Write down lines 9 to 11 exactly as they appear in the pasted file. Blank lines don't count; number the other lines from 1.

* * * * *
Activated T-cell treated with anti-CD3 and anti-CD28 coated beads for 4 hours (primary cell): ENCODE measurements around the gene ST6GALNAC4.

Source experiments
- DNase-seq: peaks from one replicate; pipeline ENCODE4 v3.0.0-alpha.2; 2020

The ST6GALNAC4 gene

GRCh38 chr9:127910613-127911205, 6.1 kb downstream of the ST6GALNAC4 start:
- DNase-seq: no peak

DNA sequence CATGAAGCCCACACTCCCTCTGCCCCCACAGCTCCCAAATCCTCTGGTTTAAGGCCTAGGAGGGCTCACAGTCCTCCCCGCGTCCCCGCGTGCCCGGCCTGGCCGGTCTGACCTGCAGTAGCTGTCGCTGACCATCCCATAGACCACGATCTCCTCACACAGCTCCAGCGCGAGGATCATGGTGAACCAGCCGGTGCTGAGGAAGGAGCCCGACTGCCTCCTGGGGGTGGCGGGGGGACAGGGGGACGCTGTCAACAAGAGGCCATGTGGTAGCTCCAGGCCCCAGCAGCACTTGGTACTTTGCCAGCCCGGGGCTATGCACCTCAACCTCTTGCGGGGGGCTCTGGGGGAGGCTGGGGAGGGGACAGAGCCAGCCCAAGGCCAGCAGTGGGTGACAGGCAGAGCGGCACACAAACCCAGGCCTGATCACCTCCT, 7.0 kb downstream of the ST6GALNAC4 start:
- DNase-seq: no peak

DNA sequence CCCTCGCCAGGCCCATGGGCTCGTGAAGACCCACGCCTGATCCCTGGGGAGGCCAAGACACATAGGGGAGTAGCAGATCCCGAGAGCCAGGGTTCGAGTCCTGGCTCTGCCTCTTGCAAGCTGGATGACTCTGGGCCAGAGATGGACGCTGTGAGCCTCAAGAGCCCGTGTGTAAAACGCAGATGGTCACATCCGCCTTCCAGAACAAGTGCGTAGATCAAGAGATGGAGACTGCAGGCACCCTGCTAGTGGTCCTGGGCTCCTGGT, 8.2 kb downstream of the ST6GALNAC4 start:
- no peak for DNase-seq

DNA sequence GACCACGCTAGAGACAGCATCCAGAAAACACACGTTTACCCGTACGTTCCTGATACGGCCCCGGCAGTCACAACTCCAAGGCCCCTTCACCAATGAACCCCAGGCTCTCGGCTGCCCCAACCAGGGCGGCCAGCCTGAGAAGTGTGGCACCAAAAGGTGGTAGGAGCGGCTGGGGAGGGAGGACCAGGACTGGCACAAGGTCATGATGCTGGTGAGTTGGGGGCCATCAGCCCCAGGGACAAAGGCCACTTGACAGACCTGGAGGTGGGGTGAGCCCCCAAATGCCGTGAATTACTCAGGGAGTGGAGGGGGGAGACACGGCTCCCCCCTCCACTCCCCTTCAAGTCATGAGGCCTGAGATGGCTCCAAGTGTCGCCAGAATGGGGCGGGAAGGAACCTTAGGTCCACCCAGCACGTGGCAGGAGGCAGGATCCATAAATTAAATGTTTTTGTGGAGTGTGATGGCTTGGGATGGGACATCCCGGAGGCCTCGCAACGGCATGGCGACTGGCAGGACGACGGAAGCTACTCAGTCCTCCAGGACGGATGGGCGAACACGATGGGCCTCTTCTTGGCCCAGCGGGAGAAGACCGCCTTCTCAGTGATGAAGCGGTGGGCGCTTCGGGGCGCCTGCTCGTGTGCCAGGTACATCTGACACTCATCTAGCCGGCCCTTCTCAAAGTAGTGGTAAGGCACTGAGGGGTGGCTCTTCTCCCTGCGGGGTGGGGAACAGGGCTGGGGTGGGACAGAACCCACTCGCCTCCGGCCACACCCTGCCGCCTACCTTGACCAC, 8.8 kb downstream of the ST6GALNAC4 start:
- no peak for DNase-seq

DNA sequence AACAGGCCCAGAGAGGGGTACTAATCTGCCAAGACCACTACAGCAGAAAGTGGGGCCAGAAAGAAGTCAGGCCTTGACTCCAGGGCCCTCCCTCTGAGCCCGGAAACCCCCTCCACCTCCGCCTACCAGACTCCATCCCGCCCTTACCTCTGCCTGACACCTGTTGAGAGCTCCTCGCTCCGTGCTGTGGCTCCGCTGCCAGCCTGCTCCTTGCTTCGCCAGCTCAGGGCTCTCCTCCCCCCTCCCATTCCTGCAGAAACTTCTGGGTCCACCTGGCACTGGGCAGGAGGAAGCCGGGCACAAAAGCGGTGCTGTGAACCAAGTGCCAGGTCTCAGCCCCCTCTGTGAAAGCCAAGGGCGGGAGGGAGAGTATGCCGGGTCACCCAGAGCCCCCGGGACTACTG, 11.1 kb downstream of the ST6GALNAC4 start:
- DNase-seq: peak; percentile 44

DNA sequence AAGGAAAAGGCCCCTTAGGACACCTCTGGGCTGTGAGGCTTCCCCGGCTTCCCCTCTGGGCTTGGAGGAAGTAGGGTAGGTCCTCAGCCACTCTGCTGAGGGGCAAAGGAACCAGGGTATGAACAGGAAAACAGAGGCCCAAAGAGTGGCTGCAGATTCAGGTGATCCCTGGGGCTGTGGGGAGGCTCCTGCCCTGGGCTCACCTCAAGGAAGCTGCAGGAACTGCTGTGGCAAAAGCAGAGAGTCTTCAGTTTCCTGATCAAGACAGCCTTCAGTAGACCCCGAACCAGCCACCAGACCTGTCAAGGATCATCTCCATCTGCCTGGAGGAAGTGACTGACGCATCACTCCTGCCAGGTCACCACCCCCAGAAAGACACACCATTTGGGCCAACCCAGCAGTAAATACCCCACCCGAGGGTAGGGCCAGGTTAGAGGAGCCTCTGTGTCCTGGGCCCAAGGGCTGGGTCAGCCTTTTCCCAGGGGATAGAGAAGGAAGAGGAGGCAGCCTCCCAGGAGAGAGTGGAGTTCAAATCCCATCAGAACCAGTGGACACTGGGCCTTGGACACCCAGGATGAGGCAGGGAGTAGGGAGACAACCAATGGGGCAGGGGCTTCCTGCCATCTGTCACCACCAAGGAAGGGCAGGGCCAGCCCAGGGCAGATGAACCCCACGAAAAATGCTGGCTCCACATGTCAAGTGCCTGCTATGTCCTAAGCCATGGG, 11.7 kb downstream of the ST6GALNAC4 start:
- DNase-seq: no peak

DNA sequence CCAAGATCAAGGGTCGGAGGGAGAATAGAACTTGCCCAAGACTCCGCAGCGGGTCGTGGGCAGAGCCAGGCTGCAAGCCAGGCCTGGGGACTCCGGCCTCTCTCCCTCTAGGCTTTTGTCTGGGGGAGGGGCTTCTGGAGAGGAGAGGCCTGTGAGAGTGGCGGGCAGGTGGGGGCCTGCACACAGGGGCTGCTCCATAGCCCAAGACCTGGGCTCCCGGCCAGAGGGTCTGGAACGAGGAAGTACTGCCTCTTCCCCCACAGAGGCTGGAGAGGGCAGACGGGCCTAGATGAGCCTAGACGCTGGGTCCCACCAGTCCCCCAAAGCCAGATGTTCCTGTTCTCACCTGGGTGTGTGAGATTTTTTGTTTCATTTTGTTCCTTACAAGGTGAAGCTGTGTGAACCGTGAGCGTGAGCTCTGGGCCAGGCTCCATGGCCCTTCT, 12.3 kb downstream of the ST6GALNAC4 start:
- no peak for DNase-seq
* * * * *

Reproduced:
DNA sequence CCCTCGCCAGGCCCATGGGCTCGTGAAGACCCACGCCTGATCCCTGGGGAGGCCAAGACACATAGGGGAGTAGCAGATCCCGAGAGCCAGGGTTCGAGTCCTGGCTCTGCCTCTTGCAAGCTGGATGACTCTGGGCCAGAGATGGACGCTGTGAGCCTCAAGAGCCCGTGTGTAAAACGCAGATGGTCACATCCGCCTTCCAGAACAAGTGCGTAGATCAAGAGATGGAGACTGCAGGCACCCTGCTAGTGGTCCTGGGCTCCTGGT, 8.2 kb downstream of the ST6GALNAC4 start:
- no peak for DNase-seq

DNA sequence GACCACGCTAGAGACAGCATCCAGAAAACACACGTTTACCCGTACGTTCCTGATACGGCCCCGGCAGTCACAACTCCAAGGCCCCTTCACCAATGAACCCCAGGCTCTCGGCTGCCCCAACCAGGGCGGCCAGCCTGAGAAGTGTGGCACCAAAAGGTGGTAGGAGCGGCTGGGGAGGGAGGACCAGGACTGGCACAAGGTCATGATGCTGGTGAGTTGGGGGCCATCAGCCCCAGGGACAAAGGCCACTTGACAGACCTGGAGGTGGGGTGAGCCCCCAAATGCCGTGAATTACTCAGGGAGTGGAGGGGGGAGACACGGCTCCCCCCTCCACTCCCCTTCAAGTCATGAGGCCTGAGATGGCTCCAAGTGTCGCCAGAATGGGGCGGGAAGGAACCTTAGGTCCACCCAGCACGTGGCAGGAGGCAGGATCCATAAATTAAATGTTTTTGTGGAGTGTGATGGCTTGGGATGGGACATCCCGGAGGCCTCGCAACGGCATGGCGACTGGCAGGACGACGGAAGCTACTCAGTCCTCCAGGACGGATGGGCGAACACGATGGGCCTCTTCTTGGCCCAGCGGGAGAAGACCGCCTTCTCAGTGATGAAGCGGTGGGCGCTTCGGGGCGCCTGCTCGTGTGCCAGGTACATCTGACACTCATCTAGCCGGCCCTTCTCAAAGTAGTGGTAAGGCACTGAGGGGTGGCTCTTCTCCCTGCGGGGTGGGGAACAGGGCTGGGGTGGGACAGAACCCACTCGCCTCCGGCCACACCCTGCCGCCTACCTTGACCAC, 8.8 kb downstream of the ST6GALNAC4 start: